One of Salem’s biggest trash problems is also its smallest.
We’re talking about nips, those tiny bottles of alcohol found behind the counter at every neighborhood package store. Weighing in at less than two ounces, they’re small, inexpensive and perfect if you’re looking to have just one drink.
Unfortunately, they’re also quickly consumed and easily discarded -- more often than not dropped on the sidewalk or tossed from the open window of a passing car. The Legislature can act to address this growing problem by amending the state’s so-called bottle bill to include a 5-cent deposit for nip bottles.
The litter problem has become so pronounced that it inspired the Facebook group “Fireballs of Salem,” named for the cinnamon-flavored whisky that dominates the nip market. The Facebook group logs, with photographic evidence, the myriad locations where the empty discards are found. (And to their credit, members spend a lot of time clearing the bottles from the streets.)
The issue, of course, is not unique to Salem. Communities across Massachusetts are dealing with the problem. Nip litter has become an issue on beaches in Gloucester and Cape Cod; and in Taunton, one man picked up 183 Fireball empties during a single half-mile walk.
“As you are no doubt aware, one of the most common forms of litter in Salem and throughout the commonwealth are nip bottles,” Salem Mayor Kim Driscoll wrote in a letter to Beacon Hill leaders last week. “While some communities are studying banning these types of containers altogether, I believe a more effective approach to reducing this form of litter would be to simply extend the existing bottle redemption law to include nips.”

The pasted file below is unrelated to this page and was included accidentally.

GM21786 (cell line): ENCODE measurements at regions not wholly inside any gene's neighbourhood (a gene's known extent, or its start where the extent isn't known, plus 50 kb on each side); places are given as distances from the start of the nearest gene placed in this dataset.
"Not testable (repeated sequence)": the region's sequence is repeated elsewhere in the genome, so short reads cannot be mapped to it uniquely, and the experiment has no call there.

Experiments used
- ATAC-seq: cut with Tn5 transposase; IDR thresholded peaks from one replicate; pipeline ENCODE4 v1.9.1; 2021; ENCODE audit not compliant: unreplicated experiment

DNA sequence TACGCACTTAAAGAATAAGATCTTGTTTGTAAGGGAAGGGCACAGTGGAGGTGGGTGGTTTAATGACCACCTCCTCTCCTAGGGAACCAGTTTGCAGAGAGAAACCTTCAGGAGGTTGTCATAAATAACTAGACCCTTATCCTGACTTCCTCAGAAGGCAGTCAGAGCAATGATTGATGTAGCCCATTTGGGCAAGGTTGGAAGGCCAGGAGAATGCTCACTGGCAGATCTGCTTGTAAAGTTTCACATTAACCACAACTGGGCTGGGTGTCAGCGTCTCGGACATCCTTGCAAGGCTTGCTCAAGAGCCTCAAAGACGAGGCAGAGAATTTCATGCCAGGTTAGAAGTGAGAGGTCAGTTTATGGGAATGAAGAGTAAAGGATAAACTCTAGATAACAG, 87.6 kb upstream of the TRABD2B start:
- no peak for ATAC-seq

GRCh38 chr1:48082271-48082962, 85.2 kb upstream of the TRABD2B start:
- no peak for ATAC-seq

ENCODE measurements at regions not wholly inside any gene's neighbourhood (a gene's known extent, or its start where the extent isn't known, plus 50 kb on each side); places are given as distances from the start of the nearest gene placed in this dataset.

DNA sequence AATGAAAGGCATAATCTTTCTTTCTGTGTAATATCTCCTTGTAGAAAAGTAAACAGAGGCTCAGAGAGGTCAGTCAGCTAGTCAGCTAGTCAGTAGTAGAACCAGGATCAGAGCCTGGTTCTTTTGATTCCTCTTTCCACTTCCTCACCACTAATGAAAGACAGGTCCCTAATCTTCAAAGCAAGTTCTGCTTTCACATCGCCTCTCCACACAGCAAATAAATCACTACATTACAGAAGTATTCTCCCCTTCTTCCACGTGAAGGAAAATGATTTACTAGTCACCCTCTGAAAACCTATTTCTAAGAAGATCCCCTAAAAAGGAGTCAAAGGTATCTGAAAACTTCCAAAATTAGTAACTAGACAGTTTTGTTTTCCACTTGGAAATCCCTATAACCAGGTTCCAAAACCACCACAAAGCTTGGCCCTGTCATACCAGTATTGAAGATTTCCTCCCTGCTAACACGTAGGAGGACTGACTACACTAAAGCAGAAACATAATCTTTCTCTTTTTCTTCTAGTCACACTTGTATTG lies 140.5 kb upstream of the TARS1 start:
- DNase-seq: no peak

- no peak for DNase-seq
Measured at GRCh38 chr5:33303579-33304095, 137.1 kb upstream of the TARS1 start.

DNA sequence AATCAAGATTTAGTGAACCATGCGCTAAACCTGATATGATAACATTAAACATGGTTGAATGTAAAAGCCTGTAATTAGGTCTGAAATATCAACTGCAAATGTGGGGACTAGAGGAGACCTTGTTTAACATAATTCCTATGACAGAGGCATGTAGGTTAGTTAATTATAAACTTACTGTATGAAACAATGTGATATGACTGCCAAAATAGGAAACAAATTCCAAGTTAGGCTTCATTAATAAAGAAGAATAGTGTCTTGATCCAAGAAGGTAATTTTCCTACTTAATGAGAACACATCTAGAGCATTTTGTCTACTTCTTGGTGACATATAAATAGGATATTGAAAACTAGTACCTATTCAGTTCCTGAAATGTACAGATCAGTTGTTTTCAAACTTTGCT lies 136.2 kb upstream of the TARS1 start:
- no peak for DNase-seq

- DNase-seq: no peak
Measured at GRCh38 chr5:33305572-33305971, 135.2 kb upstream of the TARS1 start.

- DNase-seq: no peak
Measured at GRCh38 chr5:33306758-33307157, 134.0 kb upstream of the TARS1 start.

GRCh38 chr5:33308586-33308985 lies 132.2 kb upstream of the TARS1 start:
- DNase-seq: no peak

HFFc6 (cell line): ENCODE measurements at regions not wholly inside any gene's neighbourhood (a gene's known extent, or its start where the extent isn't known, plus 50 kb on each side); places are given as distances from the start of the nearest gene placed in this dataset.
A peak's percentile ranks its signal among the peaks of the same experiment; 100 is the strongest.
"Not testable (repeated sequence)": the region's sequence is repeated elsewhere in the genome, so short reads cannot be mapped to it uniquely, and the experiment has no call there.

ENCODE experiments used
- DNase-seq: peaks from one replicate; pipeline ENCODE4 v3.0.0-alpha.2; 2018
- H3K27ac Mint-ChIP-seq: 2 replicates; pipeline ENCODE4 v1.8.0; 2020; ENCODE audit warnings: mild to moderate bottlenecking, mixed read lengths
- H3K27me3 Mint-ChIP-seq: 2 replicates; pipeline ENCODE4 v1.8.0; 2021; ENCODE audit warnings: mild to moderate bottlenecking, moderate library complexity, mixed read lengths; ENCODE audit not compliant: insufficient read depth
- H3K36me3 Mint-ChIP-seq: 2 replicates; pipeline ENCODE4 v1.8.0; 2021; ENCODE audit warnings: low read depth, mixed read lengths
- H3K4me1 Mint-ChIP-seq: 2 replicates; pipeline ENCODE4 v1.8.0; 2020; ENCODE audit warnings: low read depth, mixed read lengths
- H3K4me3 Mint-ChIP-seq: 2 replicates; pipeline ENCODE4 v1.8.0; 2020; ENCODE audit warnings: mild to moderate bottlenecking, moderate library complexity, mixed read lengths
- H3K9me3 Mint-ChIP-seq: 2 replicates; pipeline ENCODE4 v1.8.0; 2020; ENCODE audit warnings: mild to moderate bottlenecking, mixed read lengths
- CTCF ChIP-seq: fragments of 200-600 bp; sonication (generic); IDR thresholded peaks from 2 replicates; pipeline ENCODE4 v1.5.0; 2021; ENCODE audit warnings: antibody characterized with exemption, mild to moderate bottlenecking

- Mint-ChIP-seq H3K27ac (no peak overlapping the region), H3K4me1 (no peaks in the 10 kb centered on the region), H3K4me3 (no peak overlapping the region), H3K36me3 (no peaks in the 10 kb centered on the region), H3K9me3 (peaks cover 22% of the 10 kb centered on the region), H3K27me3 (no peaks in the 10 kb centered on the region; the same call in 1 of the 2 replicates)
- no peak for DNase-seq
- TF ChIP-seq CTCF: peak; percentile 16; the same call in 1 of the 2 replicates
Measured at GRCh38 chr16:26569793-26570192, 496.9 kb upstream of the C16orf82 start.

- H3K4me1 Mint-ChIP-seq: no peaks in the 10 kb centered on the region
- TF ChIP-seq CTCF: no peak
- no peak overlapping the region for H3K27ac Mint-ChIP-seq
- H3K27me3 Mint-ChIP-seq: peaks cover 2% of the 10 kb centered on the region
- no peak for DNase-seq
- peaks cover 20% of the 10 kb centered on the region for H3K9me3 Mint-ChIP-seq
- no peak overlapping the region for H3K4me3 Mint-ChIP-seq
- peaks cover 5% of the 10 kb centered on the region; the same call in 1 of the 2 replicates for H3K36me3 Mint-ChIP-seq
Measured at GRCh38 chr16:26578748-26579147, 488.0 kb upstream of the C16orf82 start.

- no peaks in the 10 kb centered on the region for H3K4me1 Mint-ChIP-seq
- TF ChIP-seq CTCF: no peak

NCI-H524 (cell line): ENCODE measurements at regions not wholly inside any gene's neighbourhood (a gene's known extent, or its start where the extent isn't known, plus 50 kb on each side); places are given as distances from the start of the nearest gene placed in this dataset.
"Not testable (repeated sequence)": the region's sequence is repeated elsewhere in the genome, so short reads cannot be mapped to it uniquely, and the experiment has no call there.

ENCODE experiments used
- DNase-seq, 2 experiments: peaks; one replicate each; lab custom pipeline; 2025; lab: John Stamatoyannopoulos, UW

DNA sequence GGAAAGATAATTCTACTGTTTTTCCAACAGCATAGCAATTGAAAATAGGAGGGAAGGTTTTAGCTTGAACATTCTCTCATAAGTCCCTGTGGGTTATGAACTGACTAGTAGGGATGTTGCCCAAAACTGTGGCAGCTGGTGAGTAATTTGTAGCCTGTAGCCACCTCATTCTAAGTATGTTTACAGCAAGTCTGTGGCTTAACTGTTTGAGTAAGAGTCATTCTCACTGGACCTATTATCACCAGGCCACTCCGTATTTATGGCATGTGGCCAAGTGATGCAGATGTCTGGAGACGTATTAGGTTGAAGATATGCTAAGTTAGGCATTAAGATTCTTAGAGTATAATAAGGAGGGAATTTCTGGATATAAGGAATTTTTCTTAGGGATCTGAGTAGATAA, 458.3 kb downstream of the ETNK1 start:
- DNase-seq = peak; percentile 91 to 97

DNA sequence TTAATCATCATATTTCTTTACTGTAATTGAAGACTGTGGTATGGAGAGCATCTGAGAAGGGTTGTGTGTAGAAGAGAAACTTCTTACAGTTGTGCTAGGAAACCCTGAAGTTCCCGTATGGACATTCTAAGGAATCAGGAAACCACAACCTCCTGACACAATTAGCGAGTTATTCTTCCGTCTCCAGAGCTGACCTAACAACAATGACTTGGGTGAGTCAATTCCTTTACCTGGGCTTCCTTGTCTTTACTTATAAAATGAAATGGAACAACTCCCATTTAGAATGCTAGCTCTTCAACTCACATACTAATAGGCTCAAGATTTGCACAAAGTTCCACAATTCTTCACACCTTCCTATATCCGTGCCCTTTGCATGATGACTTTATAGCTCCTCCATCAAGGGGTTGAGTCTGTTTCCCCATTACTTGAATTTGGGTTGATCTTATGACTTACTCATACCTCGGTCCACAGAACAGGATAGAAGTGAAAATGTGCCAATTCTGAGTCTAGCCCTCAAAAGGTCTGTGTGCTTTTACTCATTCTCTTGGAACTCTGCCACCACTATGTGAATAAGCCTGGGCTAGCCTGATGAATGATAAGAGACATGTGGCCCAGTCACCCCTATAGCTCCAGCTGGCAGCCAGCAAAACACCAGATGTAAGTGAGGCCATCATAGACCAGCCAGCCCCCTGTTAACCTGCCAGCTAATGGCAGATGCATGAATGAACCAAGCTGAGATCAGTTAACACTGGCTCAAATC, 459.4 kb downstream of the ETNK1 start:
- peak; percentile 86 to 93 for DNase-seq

It’s a good idea that has been proposed in the Legislature before. The bottle redemption law, which puts a 5-cent deposit on most bottles and cans, has done more than any other measure to reduce the amount of roadside and neighborhood trash in local communities.
“Obviously, you don’t see a Coke can or soda can, any deposit can on the side of the road,” Driscoll told reporter Dustin Luca. “If there was a deposit on them, I think people would return them.”
Somehow, proposals to add nips to the bottle law have has never made it through the Legislature, most recently dying in committee during the last legislative session.
The main proponent of that initiative, state Rep. Randy Hunt, R-Sandwich, also lamented a missed opportunity to tackle larger issues connected to nips, namely underage drinking and drunk driving. The small bottles are easier to hide and often bought on impulse, never a good combination.
To that end, some communities have taken stronger measures. Last year, Chelsea banned nips altogether. The state of Maine, where nip sales went from 8.4 million bottles in 2016 to an estimated 12 million in 2017, also weighed a complete ban last year, before settling on a 50-cent price increase to go along with a 5-cent bottle deposit.
In Massachusetts, some communities have sought to put restrictions on nip sales when liquor licenses change hands. The state Alcoholic Beverages Control Commission, however, has generally frowned on such policies as difficult to administer fairly.
“It isn’t a perfect solution, but the solution of putting a deposit on nips to go with other canned and bottled beverages is probably something that could encourage people to clean it up,” Salem City Councilor Josh Turiel said.
We agree. It’s the simplest approach — at least to the litter problem. The Legislature needs to see that it happens in 2019.